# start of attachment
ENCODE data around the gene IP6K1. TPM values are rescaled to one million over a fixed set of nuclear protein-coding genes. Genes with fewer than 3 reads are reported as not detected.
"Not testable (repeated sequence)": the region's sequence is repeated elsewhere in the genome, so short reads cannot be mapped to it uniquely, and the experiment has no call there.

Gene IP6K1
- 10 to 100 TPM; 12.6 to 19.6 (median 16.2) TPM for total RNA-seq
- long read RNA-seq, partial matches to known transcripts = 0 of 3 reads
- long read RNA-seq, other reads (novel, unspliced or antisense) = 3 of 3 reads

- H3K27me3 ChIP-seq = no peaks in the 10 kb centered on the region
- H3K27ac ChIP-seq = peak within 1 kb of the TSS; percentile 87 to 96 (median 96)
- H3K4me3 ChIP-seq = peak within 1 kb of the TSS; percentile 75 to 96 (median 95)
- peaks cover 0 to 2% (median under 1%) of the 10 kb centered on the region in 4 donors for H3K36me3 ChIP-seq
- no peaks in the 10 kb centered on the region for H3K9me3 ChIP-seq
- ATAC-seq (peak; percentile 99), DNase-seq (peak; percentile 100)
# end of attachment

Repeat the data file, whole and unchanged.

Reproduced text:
ENCODE data around the gene IP6K1. TPM values are rescaled to one million over a fixed set of nuclear protein-coding genes. Genes with fewer than 3 reads are reported as not detected.
"Not testable (repeated sequence)": the region's sequence is repeated elsewhere in the genome, so short reads cannot be mapped to it uniquely, and the experiment has no call there.

Gene IP6K1
- 10 to 100 TPM; 12.6 to 19.6 (median 16.2) TPM for total RNA-seq
- long read RNA-seq, partial matches to known transcripts = 0 of 3 reads
- long read RNA-seq, other reads (novel, unspliced or antisense) = 3 of 3 reads

- H3K27me3 ChIP-seq = no peaks in the 10 kb centered on the region
- H3K27ac ChIP-seq = peak within 1 kb of the TSS; percentile 87 to 96 (median 96)
- H3K4me3 ChIP-seq = peak within 1 kb of the TSS; percentile 75 to 96 (median 95)
- peaks cover 0 to 2% (median under 1%) of the 10 kb centered on the region in 4 donors for H3K36me3 ChIP-seq
- no peaks in the 10 kb centered on the region for H3K9me3 ChIP-seq
- ATAC-seq (peak; percentile 99), DNase-seq (peak; percentile 100)